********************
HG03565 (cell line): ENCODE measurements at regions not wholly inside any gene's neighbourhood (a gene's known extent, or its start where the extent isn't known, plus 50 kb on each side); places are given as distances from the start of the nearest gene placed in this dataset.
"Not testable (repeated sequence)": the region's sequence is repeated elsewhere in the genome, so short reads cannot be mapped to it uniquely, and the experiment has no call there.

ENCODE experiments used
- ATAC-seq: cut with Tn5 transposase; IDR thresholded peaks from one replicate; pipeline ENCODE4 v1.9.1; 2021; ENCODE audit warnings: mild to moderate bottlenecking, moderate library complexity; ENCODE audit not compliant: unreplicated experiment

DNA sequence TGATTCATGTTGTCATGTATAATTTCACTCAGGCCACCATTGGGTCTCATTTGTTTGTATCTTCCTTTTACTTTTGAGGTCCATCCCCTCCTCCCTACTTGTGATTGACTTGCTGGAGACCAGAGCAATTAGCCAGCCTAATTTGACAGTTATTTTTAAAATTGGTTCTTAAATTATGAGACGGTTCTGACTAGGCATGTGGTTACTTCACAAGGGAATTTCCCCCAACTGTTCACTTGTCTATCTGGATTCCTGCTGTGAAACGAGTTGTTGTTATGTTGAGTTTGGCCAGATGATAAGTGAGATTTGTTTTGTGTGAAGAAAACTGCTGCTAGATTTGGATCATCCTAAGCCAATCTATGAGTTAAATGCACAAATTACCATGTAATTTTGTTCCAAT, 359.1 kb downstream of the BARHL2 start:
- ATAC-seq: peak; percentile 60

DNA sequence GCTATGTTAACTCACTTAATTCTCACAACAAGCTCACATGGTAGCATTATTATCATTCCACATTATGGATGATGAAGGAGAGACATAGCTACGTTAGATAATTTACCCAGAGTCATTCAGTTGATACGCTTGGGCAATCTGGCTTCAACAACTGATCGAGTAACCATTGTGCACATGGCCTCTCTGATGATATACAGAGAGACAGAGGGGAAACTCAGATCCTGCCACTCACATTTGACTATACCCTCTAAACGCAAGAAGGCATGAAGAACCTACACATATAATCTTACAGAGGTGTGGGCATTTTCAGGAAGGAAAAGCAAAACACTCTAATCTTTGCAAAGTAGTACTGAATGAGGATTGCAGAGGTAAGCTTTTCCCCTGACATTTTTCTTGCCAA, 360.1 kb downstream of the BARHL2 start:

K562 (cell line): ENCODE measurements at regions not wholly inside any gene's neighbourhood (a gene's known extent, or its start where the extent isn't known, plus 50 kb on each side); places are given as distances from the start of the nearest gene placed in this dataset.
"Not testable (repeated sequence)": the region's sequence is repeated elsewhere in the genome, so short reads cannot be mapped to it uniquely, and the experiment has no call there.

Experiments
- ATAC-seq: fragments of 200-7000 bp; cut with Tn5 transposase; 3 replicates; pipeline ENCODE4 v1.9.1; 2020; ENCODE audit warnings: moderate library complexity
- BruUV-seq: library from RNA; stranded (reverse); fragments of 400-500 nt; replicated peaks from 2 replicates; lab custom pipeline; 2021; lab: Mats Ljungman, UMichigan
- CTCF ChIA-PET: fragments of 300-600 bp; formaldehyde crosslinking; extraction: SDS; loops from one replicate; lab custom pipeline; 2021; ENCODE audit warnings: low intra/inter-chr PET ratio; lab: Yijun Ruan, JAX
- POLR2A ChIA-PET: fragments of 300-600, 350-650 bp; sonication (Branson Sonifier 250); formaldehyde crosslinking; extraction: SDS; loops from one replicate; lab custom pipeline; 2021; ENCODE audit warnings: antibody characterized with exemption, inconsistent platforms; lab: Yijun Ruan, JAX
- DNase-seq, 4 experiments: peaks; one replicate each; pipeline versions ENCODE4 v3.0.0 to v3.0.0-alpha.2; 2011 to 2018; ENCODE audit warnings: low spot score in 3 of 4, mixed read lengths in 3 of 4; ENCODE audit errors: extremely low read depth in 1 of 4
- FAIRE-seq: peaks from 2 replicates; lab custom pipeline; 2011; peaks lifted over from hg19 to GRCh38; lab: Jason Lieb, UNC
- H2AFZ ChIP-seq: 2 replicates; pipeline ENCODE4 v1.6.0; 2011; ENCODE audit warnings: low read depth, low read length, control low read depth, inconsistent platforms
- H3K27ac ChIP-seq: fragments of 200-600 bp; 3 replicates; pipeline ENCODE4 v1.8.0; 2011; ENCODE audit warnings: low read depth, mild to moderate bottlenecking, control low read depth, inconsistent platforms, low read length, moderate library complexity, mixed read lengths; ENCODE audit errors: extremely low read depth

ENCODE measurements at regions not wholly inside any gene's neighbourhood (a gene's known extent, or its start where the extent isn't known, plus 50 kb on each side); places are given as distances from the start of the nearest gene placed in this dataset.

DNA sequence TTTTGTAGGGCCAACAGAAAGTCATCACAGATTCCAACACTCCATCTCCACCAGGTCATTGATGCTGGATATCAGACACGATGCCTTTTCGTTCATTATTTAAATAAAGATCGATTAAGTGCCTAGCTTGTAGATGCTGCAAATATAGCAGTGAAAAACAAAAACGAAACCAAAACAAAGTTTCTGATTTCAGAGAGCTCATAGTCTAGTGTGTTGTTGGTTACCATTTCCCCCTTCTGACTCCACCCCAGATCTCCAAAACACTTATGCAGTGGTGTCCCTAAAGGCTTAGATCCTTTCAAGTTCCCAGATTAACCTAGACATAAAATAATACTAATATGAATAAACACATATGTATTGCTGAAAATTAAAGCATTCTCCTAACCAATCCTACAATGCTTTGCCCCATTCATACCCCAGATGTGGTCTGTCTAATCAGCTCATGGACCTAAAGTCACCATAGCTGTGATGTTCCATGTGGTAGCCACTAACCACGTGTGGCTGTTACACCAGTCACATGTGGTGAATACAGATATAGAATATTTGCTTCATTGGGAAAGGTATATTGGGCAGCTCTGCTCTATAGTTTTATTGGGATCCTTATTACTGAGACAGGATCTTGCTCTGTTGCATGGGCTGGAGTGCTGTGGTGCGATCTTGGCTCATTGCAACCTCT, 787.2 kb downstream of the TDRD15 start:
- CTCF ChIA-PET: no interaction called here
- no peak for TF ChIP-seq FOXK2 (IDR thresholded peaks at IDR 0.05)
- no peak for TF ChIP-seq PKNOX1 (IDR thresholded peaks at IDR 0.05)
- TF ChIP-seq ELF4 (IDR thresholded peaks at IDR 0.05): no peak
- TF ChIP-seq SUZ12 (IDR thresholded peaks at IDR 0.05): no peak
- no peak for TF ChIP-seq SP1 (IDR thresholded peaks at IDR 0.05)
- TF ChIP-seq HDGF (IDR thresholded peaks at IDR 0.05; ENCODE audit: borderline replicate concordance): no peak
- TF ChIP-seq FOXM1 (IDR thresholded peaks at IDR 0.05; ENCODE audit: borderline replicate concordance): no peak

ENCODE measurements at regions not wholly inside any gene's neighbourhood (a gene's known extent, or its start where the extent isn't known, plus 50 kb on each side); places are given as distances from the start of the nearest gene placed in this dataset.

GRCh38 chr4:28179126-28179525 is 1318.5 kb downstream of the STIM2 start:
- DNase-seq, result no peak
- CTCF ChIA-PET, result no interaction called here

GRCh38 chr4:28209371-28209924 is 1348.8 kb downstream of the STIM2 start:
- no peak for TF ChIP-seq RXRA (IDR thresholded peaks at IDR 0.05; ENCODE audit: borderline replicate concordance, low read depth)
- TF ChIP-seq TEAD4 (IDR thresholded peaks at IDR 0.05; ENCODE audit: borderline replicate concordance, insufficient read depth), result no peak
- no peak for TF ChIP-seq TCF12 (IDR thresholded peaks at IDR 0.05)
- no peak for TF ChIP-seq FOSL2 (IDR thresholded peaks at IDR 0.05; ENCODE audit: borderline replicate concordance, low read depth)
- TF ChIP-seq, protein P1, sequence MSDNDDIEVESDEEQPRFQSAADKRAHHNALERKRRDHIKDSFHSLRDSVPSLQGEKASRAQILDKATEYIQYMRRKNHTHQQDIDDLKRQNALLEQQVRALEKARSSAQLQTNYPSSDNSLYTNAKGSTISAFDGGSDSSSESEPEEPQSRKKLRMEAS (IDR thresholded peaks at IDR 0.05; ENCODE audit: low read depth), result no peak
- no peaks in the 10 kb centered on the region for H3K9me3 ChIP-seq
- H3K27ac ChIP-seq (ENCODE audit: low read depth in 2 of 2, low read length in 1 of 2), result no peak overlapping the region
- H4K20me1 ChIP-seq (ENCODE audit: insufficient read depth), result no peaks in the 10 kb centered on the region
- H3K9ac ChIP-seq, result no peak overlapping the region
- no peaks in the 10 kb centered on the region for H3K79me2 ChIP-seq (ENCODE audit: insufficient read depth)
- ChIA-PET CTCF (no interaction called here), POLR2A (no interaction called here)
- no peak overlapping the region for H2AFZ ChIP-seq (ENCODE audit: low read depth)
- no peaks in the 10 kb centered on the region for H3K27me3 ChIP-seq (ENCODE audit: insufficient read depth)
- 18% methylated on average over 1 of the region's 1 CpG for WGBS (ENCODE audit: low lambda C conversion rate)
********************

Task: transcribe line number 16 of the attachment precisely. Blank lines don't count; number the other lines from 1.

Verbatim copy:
- FAIRE-seq: peaks from 2 replicates; lab custom pipeline; 2011; peaks lifted over from hg19 to GRCh38; lab: Jason Lieb, UNC